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China’s economic model: the antithesis of free trade

By Chris Lewis - posted Friday, 23 September 2011


There should be greater concern in Australia at the rise of authoritarian China, a nation whose policies remain distant from principles associated with political and economic liberalism. This is despite Australia enjoying an $A11 billion trade surplus with China in 2010-11.

From a Western perspective, and one that offers general support to the ideal of freer trade (within reason), it is simply laughable that The Australian’s economic editor Michael Stutchbury could downplay concern about China’s protectionist tendencies simply because Australia is getting 3,4, 5 times higher prices for our coal and iron ore.  

Despite China reducing average tariff protection from over 40 to 9.6 percent between 1993 and 2007, The Economist demonstrates how the Chinese government involves itself in key industry sectors. There are the large companies deemed critical to the functioning of the economy, such as ICBC (banking), China Mobile (telecoms), and China National Petroleum Corp (oil and gas).

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These companies generally have a minority of their equity sold to the public (typically no more than 30 per cent), receive subsidised loans from state-controlled banks, are given land cheaply, usually enjoy a sheltered monopoly or oligopoly, and have management largely influenced by the ministries. Such companies enjoy commercial and regulatory privileges that crowd out private alternatives.

In regard to joint ventures with private (often foreign) companies, such as Shanghai Volkswagen and Xian-Janssen (biomedical), Western companies run the risk of eventually being pushed aside once the Chinese have acquired the knowledge. For example, Shanghai Automotive Industry Corporation gained majority control of General Motors by the end of 2009.

Companies in industries designated as ‘strategic,’ notably anything to do with energy, medical equipment, drugs and technology, also benefit from protection against foreign encroachment, research-and-development subsidies, and subsidised purchases from state customers.

Foreign internet companies have also faced enormous impediments with Baidu, China’s leading internet-search company, profiting ‘from being a conduit for pirated Western entertainment.’ Alibaba, a facilitator of e-commerce, has used Chinese ownership laws to take a large slice of Yahoo!’s valuable stake in its electronic-payment company, Alipay.

China is also making considerable effort to shape international trade regimes according to its interests. While China dispatched a small army of trade lawyers to get to grips with the WTO’s legal framework to combat anti-dumping procedures (sometimes successfully), Beijing still opposes international rules that would liberalise its services sector and government procurement.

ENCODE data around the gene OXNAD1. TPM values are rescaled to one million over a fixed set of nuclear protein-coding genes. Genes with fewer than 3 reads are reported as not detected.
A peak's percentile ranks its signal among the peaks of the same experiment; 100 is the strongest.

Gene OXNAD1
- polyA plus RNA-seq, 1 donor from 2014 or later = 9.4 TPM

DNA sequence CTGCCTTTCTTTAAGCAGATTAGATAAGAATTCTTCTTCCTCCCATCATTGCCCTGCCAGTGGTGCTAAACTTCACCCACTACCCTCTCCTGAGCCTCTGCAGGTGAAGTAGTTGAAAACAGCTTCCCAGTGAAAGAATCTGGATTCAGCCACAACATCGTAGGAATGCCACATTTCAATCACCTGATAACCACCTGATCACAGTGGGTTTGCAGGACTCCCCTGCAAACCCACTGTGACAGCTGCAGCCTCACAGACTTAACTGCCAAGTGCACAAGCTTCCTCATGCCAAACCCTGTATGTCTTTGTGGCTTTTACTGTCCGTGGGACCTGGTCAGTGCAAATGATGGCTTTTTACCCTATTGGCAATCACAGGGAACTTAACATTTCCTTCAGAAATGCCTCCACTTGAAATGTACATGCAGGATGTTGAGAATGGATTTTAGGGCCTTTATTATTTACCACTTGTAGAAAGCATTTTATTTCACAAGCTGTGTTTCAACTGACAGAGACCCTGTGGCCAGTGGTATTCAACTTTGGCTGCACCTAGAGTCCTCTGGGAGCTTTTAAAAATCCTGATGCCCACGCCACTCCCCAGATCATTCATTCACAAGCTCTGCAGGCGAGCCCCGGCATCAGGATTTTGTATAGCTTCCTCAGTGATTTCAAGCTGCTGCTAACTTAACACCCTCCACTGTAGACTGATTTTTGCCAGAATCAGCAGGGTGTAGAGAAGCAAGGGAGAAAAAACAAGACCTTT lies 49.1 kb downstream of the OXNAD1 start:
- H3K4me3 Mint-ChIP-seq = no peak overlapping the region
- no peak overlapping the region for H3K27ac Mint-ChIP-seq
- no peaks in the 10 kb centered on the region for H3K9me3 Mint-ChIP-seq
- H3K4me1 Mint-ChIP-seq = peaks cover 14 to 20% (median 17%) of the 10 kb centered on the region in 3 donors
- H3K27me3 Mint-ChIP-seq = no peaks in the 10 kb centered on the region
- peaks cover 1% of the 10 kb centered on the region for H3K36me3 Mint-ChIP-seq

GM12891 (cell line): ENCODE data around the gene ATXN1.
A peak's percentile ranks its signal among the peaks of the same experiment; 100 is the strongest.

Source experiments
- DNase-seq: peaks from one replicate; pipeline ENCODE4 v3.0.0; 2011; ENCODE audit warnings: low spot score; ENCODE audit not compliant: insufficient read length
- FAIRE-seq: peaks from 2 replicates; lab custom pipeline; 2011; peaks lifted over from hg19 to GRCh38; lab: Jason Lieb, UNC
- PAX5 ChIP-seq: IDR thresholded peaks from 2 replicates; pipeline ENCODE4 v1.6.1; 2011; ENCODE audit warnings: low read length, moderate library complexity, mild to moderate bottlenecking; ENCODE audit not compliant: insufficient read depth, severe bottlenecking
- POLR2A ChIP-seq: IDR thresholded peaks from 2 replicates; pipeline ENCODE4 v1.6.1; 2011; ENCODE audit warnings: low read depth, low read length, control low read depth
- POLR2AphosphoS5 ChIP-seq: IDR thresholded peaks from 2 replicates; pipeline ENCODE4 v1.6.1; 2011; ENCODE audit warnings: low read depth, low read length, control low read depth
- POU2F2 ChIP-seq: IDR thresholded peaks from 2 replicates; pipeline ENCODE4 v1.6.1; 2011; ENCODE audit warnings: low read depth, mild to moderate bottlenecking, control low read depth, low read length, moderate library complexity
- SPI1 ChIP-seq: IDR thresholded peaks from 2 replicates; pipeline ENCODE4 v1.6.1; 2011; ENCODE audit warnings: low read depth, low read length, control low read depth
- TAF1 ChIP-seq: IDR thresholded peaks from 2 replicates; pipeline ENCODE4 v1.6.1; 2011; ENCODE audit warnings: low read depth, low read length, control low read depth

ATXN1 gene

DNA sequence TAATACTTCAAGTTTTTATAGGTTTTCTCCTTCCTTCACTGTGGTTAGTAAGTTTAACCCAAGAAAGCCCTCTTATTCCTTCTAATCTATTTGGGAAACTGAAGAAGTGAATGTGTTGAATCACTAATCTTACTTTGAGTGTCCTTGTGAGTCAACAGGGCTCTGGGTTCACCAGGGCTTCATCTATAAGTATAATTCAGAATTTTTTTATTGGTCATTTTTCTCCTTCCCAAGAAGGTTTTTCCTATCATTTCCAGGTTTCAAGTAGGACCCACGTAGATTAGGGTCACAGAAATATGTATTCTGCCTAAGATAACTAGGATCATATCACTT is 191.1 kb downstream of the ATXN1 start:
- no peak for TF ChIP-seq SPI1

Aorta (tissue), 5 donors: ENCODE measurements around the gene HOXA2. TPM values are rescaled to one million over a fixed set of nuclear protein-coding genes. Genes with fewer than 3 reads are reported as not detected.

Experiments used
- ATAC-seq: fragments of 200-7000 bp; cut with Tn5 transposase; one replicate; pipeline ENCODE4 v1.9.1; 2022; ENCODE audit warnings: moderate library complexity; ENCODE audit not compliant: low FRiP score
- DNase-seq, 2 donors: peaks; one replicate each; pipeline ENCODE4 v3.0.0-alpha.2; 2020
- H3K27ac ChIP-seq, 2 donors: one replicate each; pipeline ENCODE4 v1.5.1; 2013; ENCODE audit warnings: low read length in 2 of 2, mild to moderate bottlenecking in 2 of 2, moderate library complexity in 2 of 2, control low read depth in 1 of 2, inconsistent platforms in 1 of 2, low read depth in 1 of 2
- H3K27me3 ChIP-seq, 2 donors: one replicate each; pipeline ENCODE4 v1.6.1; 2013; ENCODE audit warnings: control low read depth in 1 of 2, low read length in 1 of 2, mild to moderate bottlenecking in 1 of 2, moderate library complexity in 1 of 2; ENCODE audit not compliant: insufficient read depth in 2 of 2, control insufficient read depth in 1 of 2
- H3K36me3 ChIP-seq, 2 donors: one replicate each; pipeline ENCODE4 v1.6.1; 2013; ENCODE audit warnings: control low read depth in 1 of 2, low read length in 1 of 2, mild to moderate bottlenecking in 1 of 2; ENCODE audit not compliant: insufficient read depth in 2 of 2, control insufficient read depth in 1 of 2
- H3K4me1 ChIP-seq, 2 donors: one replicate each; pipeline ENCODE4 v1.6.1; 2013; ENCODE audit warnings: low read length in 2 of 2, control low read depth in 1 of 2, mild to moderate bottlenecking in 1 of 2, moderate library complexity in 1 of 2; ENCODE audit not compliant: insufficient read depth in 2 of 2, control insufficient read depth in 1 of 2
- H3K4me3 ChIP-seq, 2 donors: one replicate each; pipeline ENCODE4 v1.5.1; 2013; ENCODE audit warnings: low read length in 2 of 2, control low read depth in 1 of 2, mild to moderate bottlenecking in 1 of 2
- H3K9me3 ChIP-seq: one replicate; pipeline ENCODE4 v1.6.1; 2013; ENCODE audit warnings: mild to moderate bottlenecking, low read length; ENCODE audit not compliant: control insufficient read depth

With such extensive government help, China has increased its global GDP share from 4 to 9.3 percent between 2000 and 2010, while its proportion of global merchandise exports reached 10.4 percent in 2010.

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There are also many non-economic reasons to be concerned about China.

With the 2010 Nobel Peace Prize awarded to a Chinese dissident, Chinese influence meant that 20 countries declined an invitation to send their ambassador to the ceremony in Oslo. Chinese arms sales in the Middle East have been a threat to Western interests given that missile sales were transferred to terrorist organizations in Iraq and Afghanistan. China seeks to penetrate US government agencies, and has launched cyber security attacks against US agencies and contractors.

China’s aerospace industry provides missile technologies and equipment to rogue regimes such as Iran and North Korea. China often does not use its influence to bring about peaceful resolutions, as illustrated by multiple crises in Sudan, a country that receives considerable arms supplies from China. And China’s own harsh treatment of domestic dissent includes a crackdown of underground Christianity and the imprisonment of hundreds of Tibetan prisoners of conscience (including many monks or nuns).

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About the Author

Chris Lewis has an interest in all economic, social and environmental issues, but believes that the struggle for the ‘right’ policy mix remains an elusive goal in such a complex and competitive world.

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